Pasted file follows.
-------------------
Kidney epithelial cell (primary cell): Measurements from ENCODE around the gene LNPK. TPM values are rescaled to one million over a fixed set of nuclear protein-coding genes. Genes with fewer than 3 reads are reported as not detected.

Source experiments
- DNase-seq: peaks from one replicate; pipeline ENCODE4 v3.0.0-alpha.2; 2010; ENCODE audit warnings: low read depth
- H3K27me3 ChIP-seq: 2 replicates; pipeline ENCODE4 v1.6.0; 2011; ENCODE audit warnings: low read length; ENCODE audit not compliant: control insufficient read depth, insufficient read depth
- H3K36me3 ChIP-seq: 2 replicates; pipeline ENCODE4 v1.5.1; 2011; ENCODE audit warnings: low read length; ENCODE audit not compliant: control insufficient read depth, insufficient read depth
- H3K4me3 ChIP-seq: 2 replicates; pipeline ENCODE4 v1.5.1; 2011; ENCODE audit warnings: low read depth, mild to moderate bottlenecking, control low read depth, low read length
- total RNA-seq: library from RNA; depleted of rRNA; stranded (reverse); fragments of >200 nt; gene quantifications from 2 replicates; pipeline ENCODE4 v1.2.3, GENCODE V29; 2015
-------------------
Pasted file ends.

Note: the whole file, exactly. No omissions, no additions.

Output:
Kidney epithelial cell (primary cell): Measurements from ENCODE around the gene LNPK. TPM values are rescaled to one million over a fixed set of nuclear protein-coding genes. Genes with fewer than 3 reads are reported as not detected.

Source experiments
- DNase-seq: peaks from one replicate; pipeline ENCODE4 v3.0.0-alpha.2; 2010; ENCODE audit warnings: low read depth
- H3K27me3 ChIP-seq: 2 replicates; pipeline ENCODE4 v1.6.0; 2011; ENCODE audit warnings: low read length; ENCODE audit not compliant: control insufficient read depth, insufficient read depth
- H3K36me3 ChIP-seq: 2 replicates; pipeline ENCODE4 v1.5.1; 2011; ENCODE audit warnings: low read length; ENCODE audit not compliant: control insufficient read depth, insufficient read depth
- H3K4me3 ChIP-seq: 2 replicates; pipeline ENCODE4 v1.5.1; 2011; ENCODE audit warnings: low read depth, mild to moderate bottlenecking, control low read depth, low read length
- total RNA-seq: library from RNA; depleted of rRNA; stranded (reverse); fragments of >200 nt; gene quantifications from 2 replicates; pipeline ENCODE4 v1.2.3, GENCODE V29; 2015